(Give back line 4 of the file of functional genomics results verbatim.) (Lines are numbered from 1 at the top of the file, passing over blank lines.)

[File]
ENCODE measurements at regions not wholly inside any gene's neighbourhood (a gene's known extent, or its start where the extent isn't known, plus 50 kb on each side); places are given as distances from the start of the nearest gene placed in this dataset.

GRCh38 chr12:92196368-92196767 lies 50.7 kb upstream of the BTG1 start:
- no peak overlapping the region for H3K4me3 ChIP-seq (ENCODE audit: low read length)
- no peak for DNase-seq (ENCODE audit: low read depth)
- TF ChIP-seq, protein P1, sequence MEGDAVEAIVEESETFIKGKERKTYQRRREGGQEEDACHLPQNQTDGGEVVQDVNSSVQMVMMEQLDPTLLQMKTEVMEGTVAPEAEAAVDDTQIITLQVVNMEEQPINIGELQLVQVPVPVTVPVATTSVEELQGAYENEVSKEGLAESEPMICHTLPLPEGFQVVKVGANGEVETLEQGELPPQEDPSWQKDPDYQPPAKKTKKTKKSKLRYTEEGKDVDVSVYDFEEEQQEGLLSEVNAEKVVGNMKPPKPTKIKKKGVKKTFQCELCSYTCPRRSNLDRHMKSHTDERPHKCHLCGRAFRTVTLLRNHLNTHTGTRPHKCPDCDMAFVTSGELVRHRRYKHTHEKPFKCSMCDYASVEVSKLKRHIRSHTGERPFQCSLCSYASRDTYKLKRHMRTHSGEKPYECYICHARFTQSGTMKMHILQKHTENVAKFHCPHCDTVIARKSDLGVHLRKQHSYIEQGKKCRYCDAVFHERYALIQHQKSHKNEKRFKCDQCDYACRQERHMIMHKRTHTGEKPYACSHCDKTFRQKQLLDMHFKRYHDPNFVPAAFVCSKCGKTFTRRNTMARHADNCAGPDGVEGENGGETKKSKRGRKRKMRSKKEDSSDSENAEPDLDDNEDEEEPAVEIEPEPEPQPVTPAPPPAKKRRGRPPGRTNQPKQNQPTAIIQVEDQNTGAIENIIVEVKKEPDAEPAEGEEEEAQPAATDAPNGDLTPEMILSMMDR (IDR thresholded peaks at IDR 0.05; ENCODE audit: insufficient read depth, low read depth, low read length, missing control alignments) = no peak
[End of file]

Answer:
- no peak for DNase-seq (ENCODE audit: low read depth)